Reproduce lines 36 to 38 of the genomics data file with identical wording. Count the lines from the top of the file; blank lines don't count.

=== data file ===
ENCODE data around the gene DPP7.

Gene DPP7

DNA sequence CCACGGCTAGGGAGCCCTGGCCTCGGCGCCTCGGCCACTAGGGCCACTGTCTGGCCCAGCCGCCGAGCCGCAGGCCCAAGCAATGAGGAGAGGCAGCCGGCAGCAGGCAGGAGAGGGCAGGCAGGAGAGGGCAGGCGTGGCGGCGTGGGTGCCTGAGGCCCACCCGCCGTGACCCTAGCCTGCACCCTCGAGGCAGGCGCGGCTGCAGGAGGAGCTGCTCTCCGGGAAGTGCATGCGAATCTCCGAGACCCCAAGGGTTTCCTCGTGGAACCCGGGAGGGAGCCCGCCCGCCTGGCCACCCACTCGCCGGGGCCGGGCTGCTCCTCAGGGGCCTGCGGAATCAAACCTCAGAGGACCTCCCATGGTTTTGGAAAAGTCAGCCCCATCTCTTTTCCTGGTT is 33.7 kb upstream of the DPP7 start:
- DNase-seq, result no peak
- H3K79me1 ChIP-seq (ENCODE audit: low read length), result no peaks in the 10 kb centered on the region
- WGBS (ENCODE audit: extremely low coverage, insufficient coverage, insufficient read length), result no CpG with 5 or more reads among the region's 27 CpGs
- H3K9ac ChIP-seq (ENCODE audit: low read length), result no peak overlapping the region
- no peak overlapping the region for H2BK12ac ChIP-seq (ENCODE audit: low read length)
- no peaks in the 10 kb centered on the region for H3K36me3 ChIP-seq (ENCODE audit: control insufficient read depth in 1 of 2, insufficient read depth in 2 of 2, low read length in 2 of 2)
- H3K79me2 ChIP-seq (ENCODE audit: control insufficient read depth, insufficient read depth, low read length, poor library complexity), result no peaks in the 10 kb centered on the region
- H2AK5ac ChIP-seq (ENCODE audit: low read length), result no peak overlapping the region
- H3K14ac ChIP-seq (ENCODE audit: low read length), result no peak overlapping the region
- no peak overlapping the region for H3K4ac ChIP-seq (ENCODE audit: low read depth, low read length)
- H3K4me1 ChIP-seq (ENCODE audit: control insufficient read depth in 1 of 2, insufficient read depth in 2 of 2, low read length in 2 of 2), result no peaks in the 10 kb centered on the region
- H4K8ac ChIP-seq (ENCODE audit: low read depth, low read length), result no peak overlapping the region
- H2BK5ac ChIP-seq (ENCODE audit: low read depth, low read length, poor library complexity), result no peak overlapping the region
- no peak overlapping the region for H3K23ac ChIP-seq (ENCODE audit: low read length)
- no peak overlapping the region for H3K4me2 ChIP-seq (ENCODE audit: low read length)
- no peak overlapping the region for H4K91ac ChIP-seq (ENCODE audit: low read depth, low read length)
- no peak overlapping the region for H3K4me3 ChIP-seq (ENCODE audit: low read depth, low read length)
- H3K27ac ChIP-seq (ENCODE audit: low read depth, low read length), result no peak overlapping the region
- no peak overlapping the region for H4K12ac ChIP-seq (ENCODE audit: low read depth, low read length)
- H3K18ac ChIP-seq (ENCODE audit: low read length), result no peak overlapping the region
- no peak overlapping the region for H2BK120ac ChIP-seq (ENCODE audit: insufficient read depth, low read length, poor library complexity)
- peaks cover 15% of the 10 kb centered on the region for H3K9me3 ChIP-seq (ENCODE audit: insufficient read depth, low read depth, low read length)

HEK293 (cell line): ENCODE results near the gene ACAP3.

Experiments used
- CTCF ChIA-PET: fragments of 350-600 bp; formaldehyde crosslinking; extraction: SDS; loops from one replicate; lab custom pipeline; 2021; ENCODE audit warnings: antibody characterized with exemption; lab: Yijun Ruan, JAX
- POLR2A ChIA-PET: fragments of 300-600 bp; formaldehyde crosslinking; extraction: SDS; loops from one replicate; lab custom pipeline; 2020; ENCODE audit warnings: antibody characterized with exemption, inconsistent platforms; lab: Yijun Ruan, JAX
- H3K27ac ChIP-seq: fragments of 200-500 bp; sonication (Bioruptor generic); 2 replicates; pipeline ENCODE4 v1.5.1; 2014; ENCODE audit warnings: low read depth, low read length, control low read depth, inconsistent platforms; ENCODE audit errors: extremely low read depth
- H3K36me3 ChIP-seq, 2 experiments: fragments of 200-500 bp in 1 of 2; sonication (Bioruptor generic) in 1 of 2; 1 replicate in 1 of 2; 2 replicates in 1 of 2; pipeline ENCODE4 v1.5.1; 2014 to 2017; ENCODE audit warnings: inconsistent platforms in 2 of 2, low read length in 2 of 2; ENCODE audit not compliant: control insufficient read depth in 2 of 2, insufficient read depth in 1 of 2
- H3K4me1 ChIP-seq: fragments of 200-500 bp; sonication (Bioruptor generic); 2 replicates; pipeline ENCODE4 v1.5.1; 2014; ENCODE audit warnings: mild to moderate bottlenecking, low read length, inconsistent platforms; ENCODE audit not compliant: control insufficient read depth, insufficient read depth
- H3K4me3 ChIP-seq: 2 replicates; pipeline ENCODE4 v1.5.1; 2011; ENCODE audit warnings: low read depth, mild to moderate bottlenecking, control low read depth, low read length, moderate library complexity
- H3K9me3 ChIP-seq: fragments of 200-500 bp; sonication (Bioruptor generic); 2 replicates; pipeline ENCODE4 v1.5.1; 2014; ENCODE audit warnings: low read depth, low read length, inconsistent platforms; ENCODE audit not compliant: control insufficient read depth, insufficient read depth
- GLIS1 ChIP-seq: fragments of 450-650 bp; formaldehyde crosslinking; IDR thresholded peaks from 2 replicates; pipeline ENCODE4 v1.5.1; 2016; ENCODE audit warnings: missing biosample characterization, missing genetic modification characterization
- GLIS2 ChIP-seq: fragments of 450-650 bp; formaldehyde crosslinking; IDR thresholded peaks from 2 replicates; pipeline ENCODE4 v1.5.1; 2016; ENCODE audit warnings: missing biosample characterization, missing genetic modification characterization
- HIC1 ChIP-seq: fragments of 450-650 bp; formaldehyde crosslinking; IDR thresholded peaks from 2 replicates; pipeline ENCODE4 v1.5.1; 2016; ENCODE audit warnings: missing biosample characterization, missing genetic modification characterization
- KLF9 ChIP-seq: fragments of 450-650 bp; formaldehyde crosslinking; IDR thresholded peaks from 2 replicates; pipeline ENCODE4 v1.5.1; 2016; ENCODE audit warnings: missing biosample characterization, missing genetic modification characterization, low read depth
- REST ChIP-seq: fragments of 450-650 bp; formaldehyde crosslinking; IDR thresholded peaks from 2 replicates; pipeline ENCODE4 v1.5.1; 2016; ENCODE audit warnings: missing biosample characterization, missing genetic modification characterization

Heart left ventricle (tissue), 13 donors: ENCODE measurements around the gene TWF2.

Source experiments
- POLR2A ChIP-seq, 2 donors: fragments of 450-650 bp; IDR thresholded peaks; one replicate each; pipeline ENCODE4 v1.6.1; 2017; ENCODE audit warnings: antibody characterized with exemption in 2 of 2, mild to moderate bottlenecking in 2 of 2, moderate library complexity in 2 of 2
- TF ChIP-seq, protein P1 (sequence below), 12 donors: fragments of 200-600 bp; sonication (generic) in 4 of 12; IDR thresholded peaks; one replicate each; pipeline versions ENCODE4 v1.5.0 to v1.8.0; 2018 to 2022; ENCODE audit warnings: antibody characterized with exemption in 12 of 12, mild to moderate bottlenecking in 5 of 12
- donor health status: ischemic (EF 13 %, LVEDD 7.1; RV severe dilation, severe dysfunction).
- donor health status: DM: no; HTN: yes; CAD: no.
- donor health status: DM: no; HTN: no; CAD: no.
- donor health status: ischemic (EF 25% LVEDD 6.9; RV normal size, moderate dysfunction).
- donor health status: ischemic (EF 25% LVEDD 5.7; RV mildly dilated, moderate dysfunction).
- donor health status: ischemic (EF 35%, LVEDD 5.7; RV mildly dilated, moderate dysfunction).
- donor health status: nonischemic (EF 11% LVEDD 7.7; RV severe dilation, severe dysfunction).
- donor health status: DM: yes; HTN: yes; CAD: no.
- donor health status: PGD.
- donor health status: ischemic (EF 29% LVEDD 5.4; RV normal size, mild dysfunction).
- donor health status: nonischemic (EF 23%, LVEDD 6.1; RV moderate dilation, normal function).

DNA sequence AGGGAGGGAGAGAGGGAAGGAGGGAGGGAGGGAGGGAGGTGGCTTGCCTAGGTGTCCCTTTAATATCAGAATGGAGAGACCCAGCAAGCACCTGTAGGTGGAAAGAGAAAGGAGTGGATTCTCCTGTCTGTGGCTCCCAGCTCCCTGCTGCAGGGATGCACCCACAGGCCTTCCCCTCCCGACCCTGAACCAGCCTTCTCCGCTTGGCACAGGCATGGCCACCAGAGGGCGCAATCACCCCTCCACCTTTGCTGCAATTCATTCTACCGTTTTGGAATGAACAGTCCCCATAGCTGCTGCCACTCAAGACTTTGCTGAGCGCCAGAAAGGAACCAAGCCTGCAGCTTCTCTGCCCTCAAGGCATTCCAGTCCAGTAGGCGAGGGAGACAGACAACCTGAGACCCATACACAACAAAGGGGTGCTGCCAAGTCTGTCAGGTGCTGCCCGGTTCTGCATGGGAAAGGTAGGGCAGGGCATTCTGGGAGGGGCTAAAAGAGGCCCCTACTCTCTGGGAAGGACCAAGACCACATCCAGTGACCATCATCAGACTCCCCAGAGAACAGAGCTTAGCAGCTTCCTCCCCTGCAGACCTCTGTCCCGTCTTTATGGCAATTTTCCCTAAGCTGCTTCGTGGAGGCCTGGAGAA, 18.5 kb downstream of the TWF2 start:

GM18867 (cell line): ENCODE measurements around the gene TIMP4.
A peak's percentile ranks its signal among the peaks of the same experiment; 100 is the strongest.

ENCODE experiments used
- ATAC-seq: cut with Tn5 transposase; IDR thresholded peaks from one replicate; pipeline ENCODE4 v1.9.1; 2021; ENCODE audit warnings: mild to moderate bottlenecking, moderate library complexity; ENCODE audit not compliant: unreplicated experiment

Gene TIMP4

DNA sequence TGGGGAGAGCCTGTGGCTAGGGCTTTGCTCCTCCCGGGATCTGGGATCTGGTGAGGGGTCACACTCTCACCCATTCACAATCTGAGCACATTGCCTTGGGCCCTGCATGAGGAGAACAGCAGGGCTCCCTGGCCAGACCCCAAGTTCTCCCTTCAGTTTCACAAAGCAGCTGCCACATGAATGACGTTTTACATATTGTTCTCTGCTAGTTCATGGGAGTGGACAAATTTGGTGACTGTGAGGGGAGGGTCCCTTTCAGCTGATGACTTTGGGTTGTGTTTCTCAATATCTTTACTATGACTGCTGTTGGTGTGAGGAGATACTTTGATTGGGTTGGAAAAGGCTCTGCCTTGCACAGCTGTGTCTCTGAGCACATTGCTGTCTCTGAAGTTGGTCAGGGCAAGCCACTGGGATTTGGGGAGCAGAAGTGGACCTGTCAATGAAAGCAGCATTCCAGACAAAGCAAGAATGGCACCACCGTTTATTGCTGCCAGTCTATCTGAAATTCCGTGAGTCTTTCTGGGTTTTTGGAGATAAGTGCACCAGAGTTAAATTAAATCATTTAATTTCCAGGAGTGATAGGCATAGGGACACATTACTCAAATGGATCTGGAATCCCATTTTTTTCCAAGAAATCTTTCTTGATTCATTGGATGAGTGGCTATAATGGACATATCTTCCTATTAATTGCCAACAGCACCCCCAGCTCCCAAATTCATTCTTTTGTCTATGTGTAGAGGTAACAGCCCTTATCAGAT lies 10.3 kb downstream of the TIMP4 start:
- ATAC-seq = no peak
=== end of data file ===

- GLIS2 ChIP-seq: fragments of 450-650 bp; formaldehyde crosslinking; IDR thresholded peaks from 2 replicates; pipeline ENCODE4 v1.5.1; 2016; ENCODE audit warnings: missing biosample characterization, missing genetic modification characterization
- HIC1 ChIP-seq: fragments of 450-650 bp; formaldehyde crosslinking; IDR thresholded peaks from 2 replicates; pipeline ENCODE4 v1.5.1; 2016; ENCODE audit warnings: missing biosample characterization, missing genetic modification characterization
- KLF9 ChIP-seq: fragments of 450-650 bp; formaldehyde crosslinking; IDR thresholded peaks from 2 replicates; pipeline ENCODE4 v1.5.1; 2016; ENCODE audit warnings: missing biosample characterization, missing genetic modification characterization, low read depth